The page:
An uneven attempt to encapsulate a turbulent decade.

Pub Date: N/A

ISBN: 978-0-692-83601-9

Page Count: 122

Publisher: Bombshell Publishing

Review Posted Online: March 29, 2018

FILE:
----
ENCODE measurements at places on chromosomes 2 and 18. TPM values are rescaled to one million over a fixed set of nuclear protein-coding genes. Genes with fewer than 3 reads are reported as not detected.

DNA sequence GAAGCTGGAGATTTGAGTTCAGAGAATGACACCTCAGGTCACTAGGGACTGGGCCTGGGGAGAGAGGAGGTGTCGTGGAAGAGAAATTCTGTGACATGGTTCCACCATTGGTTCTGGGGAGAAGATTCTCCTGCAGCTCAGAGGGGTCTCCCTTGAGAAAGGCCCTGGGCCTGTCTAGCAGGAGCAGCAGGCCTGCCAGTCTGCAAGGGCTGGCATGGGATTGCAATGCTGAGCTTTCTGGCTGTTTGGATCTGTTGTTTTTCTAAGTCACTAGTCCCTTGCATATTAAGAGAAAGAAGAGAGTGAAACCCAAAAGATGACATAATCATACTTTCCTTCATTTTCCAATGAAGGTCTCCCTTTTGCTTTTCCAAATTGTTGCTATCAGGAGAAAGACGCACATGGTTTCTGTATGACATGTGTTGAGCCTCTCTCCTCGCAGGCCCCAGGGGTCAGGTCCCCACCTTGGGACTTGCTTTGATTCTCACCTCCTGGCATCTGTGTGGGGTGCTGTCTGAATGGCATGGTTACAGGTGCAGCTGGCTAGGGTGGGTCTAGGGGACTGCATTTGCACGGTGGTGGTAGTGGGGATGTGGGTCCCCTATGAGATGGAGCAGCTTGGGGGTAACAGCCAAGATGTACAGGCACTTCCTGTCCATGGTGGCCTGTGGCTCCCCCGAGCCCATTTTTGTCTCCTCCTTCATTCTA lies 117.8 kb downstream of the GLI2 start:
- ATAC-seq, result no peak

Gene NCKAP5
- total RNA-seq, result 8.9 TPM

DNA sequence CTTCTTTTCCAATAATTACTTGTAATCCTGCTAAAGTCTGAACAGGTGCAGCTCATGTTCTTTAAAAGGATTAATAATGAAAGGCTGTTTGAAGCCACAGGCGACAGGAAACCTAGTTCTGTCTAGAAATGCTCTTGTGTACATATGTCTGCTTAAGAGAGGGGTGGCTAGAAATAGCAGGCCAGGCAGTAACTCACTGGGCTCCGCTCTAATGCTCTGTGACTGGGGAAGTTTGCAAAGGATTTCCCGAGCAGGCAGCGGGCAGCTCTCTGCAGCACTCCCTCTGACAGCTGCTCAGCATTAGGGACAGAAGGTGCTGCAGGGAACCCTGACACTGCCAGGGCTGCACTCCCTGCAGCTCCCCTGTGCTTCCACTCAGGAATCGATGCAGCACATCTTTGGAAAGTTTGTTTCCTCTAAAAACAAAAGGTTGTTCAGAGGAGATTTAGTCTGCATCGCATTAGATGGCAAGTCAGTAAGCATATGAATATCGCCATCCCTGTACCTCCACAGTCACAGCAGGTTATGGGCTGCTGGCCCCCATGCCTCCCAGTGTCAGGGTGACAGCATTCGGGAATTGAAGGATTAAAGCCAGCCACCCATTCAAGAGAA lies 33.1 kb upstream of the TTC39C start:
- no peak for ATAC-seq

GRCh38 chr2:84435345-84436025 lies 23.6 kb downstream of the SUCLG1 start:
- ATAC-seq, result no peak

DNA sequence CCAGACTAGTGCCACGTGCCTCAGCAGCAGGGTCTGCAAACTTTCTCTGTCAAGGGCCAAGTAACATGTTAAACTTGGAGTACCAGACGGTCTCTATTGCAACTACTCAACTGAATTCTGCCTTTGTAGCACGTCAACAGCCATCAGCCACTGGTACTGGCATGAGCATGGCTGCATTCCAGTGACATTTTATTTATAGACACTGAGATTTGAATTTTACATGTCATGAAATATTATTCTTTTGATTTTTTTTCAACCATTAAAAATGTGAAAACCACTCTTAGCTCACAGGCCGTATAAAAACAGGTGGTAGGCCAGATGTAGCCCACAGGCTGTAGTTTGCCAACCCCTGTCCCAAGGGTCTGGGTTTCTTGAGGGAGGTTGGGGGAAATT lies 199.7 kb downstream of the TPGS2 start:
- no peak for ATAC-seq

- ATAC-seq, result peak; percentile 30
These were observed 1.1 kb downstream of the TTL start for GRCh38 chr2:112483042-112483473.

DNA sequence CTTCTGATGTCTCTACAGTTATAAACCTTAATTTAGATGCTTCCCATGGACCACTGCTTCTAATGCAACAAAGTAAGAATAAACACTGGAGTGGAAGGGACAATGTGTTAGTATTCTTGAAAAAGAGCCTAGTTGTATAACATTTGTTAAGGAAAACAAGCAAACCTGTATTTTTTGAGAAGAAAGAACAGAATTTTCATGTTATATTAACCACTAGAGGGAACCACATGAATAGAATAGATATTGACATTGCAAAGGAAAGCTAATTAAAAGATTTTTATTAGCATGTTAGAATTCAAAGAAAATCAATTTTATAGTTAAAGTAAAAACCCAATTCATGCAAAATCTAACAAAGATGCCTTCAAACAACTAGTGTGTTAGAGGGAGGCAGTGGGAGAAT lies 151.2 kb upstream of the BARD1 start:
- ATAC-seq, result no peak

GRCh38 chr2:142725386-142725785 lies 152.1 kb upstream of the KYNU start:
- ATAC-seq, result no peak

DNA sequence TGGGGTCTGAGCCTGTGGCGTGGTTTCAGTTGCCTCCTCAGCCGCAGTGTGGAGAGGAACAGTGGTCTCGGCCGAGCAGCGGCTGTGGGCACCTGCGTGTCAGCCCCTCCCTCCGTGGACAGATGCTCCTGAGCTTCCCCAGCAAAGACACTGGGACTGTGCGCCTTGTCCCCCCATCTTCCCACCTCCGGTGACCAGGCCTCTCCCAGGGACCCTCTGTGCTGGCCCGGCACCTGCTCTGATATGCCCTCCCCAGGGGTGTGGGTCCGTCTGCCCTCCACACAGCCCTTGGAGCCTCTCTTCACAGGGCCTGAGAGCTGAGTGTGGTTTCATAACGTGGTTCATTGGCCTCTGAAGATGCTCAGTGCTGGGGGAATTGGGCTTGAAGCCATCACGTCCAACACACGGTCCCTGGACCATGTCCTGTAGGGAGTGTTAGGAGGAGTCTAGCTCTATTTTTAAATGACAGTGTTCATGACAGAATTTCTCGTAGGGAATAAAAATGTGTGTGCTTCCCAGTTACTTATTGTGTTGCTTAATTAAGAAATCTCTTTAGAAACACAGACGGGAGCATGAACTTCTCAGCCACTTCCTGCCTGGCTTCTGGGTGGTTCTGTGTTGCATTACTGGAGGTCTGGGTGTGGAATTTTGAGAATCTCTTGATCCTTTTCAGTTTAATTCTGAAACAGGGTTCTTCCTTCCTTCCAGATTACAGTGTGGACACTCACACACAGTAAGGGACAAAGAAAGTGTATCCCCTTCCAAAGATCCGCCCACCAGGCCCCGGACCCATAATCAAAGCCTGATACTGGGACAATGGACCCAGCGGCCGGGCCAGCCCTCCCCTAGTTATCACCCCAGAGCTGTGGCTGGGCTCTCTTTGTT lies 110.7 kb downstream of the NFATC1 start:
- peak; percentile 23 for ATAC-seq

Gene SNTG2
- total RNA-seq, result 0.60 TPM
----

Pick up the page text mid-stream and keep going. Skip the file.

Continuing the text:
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Noted jazz and pop record producer Thiele offers a chatty autobiography. Aided by record-business colleague Golden, Thiele traces his career from his start as a ``pubescent, novice jazz record producer'' in the 1940s through the '50s, when he headed Coral, Dot, and Roulette Records, and the '60s, when he worked for ABC and ran the famous Impulse! jazz label. At Coral, Thiele championed the work of ``hillbilly'' singer Buddy Holly, although the only sessions he produced with Holly were marred by saccharine strings. The producer specialized in more mainstream popsters like the irrepressibly perky Teresa Brewer (who later became his fourth wife) and the bubble-machine muzak-meister Lawrence Welk. At Dot, Thiele was instrumental in recording Jack Kerouac's famous beat- generation ramblings to jazz accompaniment (recordings that Dot's president found ``pornographic''), while also overseeing a steady stream of pop hits. He then moved to the Mafia-controlled Roulette label, where he observed the ``silk-suited, pinky-ringed'' entourage who frequented the label's offices. Incredibly, however, Thiele remembers the famously hard-nosed Morris Levy, who ran the label and was eventually convicted of extortion, as ``one of the kindest, most warm-hearted, and classiest music men I have ever known.'' At ABC/Impulse!, Thiele oversaw the classic recordings of John Coltrane, although he is the first to admit that Coltrane essentially produced his own sessions. Like many producers of the day, Thiele participated in the ownership of publishing rights to some of the songs he recorded; he makes no apology for this practice, which he calls ``entirely appropriate and without any ethical conflicts.'' A pleasant, if not exactly riveting, memoir that will be of most interest to those with a thirst for cocktail-hour stories of the record biz. (25 halftones, not seen)